He’s been called "The Toothpick" by a subordinate — not in affection — but those who think they know what to expect from new NCIS Director Leon Vance may have a surprise, or so says the actor who plays him, Rocky Carroll.
"We’re making up the character as we go along," Carroll says. "That’s the fun thing of acting a character to a pre-existing series — as you go along, you adjust the base and treble and the contrast and all that stuff."
After beginning as a guest star last season, Carroll has joined CBS’ Tuesday-night hit NCIS full-time this season, as Vance officially took charge of the Naval Criminal Investigative Service. This now means he’s the boss of iconoclastic senior NCIS Agent Leroy Jethro Gibbs (Mark Harmon), who usually doesn’t take well to being told what to do.
"Gibbs doesn’t really have a boss," Carroll says. "Gibbs knows that if there’s a person he doesn’t respect, he’ll just walk right over them or just ignore them. But there’s something about this guy, Vance, that refuses to be ignored. That’s really what it is, when it comes to the relationship between Vance and Gibbs, that Vance can’t be ignored, and Gibbs knows that."
Told that Vance is kind of a wiseacre, Carroll laughs.
"I haven’t heard that since junior high school," he says. "I had a teacher call me a wiseacre. Vance is a bit of a wiseacre. But he’s a wiseacre that knows who’s sitting behind the desk.
"He knows that he’s not going to be sent for detention, because he knows who holds the cards."
Vance takes his first name (and his toothpick) from former NCIS agent Leon Carroll Jr. (no relation), NCIS’ long-time technical adviser. But Carroll hasn’t modeled his Leon entirely on the original.
"He’s a slow-playing 33 rpm record," he says of Leon Carroll. "I can’t see him even in a position of leadership. He’s not the kind of guy that’s going to chew you up and spit you out, whereas this character that I’m trying to embody here has much more of an edge to him."
So far, Leon Vance has shown himself to be tough, decisive and tech-savvy.
"This guy," Carroll says, "he’s a take-no-prisoners kind of guy, but his belief is, the agency’s primary objective is not to put out the specials menu, it’s national security. If he burns a few bridges along the way or gets a few people on his bad side along the way, he doesn’t really care, because we’re dealing with issues of national security."
But as fans of NCIS know, the show’s heaping plate of intrigue, action and drama is always served with a side order of laughs.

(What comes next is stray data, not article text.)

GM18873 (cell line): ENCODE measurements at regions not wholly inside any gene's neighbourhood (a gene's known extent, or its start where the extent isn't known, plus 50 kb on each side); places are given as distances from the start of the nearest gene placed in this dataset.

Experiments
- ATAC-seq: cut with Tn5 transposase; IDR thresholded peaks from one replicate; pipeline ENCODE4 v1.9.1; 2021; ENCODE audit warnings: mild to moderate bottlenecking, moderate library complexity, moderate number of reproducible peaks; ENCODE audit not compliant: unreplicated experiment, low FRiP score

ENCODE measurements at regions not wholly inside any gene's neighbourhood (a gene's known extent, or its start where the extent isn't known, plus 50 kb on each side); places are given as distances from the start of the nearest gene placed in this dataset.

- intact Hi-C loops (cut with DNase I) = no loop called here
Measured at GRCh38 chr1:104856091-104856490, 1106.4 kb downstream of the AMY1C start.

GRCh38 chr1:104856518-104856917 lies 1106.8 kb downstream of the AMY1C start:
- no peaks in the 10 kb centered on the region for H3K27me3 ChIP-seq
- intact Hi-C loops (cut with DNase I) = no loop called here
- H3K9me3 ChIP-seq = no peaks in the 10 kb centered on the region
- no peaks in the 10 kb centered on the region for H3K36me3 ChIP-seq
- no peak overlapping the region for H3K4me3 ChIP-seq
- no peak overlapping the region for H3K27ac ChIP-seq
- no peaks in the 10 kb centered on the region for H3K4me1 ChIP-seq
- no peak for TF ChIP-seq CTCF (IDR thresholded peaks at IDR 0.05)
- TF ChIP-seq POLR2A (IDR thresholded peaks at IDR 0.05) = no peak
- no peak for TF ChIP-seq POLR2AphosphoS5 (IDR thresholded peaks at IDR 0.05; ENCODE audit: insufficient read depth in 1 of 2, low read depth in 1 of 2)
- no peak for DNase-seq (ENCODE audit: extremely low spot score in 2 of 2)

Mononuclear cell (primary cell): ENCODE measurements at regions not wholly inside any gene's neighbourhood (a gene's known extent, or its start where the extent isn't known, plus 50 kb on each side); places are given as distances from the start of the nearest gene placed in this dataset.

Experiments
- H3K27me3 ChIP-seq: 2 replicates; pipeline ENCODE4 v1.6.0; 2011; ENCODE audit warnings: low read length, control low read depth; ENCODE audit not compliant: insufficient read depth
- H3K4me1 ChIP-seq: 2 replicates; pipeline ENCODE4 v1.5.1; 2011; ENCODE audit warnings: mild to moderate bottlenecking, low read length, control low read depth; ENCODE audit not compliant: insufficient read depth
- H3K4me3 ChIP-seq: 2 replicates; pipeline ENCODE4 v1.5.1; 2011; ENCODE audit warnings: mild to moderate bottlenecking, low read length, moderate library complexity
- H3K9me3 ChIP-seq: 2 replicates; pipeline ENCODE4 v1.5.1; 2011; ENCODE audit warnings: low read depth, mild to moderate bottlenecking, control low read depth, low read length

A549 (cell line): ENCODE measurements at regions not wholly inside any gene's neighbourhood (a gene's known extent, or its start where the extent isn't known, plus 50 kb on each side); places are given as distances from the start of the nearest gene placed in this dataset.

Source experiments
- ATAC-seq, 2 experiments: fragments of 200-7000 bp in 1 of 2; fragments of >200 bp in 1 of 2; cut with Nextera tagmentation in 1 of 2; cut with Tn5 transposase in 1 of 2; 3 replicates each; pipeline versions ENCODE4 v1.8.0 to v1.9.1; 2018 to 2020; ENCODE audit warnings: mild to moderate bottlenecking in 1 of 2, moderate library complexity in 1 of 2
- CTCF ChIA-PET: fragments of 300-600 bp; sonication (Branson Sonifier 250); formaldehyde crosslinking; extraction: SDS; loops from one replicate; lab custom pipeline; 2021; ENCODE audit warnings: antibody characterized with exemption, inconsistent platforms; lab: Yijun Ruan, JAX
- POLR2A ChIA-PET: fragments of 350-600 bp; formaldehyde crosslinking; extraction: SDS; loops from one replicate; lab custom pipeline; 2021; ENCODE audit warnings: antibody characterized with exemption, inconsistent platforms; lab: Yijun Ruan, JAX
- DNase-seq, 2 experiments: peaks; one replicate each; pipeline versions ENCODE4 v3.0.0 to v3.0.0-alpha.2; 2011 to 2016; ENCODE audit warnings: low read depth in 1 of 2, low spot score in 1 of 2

"There’s a comedic thread," Carroll says, "that makes NCIS a little different from some of the other procedurals. Somewhere along the line, you’re going to see that this guy, he’s got his own — whether it’s offbeat or off-brand — humor as well.
"I’m sure they’re going to explore it more as this character gets developed more."
Vance has already dazzled geeky Agent Timothy McGee (Sean Murray) with his computer knowledge, and he has yet to go toe-to-toe with Dr. Donald "Ducky" Mallard (David McCallum), the team’s wise and worldly forensic pathologist.
But, according to Carroll, face time with the team’s quirky, Goth forensic specialist, Abby Sciuto (Pauley Perrette), is on the docket.
"We have yet to have a Vance/Ducky relationship," Carroll says. "In one of the upcoming episodes, there’s a very funny scene with myself and Pauley Perrette, who plays Abby, where I find myself in Abby’s lab, and it’s like, worlds collide.
"By the end of it, she’s Abby in all her glory, and all Vance can do is say, ‘God, beam me up. Get me out of here.’ It’s very funny."
Carroll previously starred with Harmon in CBS’ medical drama Chicago Hope, where scrubs were the daily wardrobe.
"It’s the most comfortable outfit in television," Carroll says. "You’re coming to work in your PJs."
On NCIS, while Gibbs favors sport jackets and open-collared shirts, Vance is a button-down, suit-and-tie kind of guy.
"The wardrobe people love it," Carroll says, "because they get to dress him up. We’ve decided to make him a little more Saville Row, a little dapper, which is funny on television, because the reality is that government agents, even guys who run government agencies, don’t make a ton of money.
"If government agents dressed the way they do on the procedurals in real life, people would think they’re dipping into the till."